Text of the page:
Wednesday, April 19, 2006


In the groove

Let's talk about ruts.
More specifically, different types of ruts, and I'm not talking about lifestyle type ruts, I'm talking about ruts on mountain bike trails, downhill ruts.
Ruts whilst going uphill are rarely a problem so we won't even bother discussing them.
The best type of rut is the "straight across the road" type rut, perpendicular to the road. These are generally easy, you just do a bit of a bunnyhop and you're across, unless it's wider than normal and you have to focus a bit and do a BIG bunny hop, even if you don't get all the way across it you'll usually cross it unscathed.
The next rut is the angled rut, say about forty five degrees. These aren't too bad, usually you can chose a place to hop across, but you have to pick carefully.

The worst type of rut is the developing wheel rut. This starts off as a deep wheel mark that slowly gets deeper. At first if you're wise you'll recognise it straight away and get up on the hump in the middle of the track, that's assuming you're not riding on single track, which will buy you some time. If you haven't done this the rut will get progressively deeper and it becomes harder to lift the front wheel out of it, giving the front a good yank the front wheel should lift out and the back wheel will follow, if it doesn't you have a bigger problem, you're trapped now, and not only that but by now you're bumping over largish rocks that gather in the washed out gully. By now you've braked enough to slow down to a safe speed or else you've skillfully, and with the help of a few quick prayers to your God, navigated your way out of the problem. The only other conclusion is a fall of some sort.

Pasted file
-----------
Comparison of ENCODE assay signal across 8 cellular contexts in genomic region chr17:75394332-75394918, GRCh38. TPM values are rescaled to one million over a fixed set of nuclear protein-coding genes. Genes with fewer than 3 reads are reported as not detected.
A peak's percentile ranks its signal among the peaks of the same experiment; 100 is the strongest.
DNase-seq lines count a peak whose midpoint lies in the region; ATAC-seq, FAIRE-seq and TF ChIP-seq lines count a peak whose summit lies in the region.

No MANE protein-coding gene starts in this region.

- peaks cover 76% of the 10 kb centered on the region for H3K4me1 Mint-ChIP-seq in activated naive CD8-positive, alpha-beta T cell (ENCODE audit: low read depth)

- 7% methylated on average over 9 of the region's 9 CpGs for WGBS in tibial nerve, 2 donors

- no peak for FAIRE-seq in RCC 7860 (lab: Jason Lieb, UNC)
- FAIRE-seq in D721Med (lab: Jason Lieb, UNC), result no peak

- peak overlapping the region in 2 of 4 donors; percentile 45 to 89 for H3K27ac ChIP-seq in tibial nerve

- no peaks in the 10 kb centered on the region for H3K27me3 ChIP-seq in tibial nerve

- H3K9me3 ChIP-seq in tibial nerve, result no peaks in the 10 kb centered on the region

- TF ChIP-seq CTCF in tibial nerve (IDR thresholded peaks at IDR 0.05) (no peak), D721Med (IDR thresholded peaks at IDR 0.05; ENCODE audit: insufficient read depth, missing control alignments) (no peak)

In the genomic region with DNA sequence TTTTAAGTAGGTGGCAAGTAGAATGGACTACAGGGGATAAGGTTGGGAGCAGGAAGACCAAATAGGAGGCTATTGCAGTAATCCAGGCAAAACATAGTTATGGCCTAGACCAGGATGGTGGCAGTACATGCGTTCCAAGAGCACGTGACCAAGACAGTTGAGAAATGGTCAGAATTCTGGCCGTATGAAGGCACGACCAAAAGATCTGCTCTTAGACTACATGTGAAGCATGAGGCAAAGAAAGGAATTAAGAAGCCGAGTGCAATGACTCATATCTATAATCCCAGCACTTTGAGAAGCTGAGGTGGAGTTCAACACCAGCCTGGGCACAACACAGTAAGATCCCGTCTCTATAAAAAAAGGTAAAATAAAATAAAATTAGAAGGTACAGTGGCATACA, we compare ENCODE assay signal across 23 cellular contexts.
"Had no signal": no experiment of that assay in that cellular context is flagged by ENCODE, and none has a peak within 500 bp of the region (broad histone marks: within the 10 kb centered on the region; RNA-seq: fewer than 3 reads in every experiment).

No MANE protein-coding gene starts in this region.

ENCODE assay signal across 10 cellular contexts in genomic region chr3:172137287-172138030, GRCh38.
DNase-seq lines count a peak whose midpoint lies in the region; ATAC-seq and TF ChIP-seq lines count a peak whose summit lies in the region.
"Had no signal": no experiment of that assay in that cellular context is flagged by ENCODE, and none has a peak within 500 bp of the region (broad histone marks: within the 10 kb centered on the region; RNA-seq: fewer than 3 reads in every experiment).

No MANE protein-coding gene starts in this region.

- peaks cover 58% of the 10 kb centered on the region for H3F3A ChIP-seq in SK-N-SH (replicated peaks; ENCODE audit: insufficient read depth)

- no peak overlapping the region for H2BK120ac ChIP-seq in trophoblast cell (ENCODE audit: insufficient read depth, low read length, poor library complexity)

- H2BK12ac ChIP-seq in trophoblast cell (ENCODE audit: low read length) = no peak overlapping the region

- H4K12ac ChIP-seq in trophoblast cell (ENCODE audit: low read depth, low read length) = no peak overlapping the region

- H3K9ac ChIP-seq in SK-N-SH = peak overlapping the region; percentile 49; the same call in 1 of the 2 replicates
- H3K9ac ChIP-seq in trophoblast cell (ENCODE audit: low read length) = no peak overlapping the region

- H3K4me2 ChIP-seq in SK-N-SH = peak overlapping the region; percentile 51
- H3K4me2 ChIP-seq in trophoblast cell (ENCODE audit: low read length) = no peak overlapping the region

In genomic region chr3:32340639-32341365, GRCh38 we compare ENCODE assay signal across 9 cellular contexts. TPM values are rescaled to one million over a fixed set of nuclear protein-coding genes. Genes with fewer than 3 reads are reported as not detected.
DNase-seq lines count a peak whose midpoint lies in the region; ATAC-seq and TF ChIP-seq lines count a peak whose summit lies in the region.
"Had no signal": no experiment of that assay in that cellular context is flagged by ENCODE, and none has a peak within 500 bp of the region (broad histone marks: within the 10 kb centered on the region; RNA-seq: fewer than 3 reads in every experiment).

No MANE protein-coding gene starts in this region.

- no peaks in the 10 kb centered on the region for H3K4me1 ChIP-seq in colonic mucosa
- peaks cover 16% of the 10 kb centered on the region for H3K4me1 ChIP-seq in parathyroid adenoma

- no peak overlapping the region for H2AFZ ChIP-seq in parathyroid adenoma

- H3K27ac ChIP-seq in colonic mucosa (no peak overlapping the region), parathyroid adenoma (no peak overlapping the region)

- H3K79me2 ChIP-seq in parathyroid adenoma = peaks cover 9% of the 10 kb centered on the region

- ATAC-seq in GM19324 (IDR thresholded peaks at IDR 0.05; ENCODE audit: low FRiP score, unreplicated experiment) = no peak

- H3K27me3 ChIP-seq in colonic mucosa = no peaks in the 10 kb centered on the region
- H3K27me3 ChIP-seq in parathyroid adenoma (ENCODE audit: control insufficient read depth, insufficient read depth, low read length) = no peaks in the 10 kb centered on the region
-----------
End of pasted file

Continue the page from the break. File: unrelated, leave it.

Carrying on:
A magnifying factor is the steepness of the descent. Going downhill puts your weight further foward and therefore increases your chances of going over the handlebars, a second magnifying factor is braking, once again moving more force to the front, compressing the shocks, and putting you further over the front. Braking causes a dilemma, it may cause the front wheel to skid, or even throw you over the front of the bike, in which case releasing the brake can be a better option, but as we all know releasing the brake makes you go faster and so you might escape THIS problem but what about the next one further along?

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